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Pushback against plans to close North Shore Birth Center

Advocates and their children rallied outside Beverly Hospital this month to protest Beth Israel Lahey Health System's plan to close the North Shore Birth Center, a midwifery practice that has operated on the hospital's campus since 1980.Suzanne Kreiter/Globe Staff

Facility offers an option that must remain available

Anyone who supports reproductive rights should oppose the impending closure of the North Shore Birth Center (“Cuts to maternal health ignite anger,” Metro, June 14). The birth center is the only place most Massachusetts residents can seek an out-of-hospital birth without paying out of pocket. It is also one of the only places where patients can fully experience the midwifery model of care.

I struggled with infertility before conceiving through in vitro fertilization. After years of stressful and traumatic medical appointments, it was healing to receive care at the North Shore Birth Center rather than at a traditional doctor’s office or hospital. I was also able to have a water birth at the center, which would have been prohibited at Beverly Hospital.


If my wife and I are blessed with a second child, I hope the birth center will be open. As stated in Kay Lazar’s article, more patients are opting to give birth at the center. We cannot remove this option for anyone, especially marginalized people who may not receive adequate care in a hospital setting and cannot afford a home birth. Let’s send a strong message to Beth Israel Lahey Health: This community needs the North Shore Birth Center.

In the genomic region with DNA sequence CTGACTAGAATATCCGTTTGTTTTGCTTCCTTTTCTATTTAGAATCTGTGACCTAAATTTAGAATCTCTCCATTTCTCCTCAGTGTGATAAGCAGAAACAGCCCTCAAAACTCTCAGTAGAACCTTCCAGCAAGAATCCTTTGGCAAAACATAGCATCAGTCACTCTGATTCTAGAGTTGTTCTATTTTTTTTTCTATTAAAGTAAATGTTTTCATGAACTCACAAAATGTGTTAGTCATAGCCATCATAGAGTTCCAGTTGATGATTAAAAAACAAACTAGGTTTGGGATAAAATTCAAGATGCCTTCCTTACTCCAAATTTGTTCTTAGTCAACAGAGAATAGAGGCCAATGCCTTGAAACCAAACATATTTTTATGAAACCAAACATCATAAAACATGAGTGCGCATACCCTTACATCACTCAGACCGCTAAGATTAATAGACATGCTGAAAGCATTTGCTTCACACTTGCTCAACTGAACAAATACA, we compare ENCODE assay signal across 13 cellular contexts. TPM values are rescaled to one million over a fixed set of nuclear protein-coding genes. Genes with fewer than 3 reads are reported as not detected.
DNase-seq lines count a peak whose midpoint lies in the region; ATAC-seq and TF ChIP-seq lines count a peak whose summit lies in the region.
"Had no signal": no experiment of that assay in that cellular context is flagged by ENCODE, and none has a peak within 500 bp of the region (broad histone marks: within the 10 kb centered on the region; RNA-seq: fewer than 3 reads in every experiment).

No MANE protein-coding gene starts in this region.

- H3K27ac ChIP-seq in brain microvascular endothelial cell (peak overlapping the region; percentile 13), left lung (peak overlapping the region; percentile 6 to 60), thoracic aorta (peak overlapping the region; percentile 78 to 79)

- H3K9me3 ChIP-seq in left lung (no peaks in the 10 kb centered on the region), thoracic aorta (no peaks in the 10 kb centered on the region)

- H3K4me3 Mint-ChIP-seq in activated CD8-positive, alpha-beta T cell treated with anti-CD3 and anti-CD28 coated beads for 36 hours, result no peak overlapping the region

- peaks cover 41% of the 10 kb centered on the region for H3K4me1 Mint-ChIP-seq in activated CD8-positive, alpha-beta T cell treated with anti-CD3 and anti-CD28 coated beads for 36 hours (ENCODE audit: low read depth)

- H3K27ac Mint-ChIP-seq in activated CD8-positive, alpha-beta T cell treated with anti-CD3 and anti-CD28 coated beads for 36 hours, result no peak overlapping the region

Rebecca Haley-Park


Given data on midwifery, hospital’s decision is bad policy

I was disappointed to read that Beth Israel Lahey Health is closing the North Shore Birth Center. As a recent patient at the birth center (I had my baby there in October), I found this news distressing. For 42 years, thousands of parents have received exemplary care at the center, where they are empowered to decide how and where they give birth. The hospital’s decision robs parents of that choice. Worse, the decision is bad policy.

Recently, the Massachusetts Health Policy Commission noted that midwives deliver “improved patient outcomes and lower spending,” addressing “ongoing equity concerns surrounding birthing.” Nationally, the University of Minnesota School of Public Health recently found a modest increase in the use of midwives could save $4 billion and improve health outcomes, and that midwives “result in fewer preterm births and fewer episiotomies.” More midwives attending births is a textbook win-win.


Beth Israel Lahey Health’s decision contradicts policy recommendations and common sense. The hospital cited staffing shortages at the birth center, but I find that to be a thin excuse for closing it. Beth Israel Lahey Health must explain why it undervalues the history of the North Shore Birth Center and ignores recommendations that suggest that midwives improve care and save money. The data are clear: We need more midwives, not fewer.

Brittany Kenny Gomes